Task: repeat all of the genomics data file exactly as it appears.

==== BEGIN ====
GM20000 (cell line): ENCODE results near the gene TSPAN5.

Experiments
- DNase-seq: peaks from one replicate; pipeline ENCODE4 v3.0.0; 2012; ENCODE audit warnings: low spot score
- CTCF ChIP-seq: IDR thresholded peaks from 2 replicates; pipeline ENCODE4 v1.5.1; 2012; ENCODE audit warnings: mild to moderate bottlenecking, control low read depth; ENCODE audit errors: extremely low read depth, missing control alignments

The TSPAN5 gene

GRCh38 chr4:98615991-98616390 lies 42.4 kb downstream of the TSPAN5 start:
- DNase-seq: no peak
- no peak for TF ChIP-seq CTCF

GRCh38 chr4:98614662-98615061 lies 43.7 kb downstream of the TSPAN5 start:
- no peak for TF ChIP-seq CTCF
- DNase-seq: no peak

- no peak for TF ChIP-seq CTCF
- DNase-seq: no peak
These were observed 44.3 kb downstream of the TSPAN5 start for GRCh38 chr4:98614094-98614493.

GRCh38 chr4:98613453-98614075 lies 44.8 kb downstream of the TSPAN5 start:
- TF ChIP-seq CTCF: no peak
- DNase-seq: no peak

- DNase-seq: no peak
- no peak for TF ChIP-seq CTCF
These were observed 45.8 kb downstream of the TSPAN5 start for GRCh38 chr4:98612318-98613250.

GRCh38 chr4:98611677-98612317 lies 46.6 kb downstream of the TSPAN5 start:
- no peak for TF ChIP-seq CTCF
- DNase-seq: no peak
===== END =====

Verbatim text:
GM20000 (cell line): ENCODE results near the gene TSPAN5.

Experiments
- DNase-seq: peaks from one replicate; pipeline ENCODE4 v3.0.0; 2012; ENCODE audit warnings: low spot score
- CTCF ChIP-seq: IDR thresholded peaks from 2 replicates; pipeline ENCODE4 v1.5.1; 2012; ENCODE audit warnings: mild to moderate bottlenecking, control low read depth; ENCODE audit errors: extremely low read depth, missing control alignments

The TSPAN5 gene

GRCh38 chr4:98615991-98616390 lies 42.4 kb downstream of the TSPAN5 start:
- DNase-seq: no peak
- no peak for TF ChIP-seq CTCF

GRCh38 chr4:98614662-98615061 lies 43.7 kb downstream of the TSPAN5 start:
- no peak for TF ChIP-seq CTCF
- DNase-seq: no peak

- no peak for TF ChIP-seq CTCF
- DNase-seq: no peak
These were observed 44.3 kb downstream of the TSPAN5 start for GRCh38 chr4:98614094-98614493.

GRCh38 chr4:98613453-98614075 lies 44.8 kb downstream of the TSPAN5 start:
- TF ChIP-seq CTCF: no peak
- DNase-seq: no peak

- DNase-seq: no peak
- no peak for TF ChIP-seq CTCF
These were observed 45.8 kb downstream of the TSPAN5 start for GRCh38 chr4:98612318-98613250.

GRCh38 chr4:98611677-98612317 lies 46.6 kb downstream of the TSPAN5 start:
- no peak for TF ChIP-seq CTCF
- DNase-seq: no peak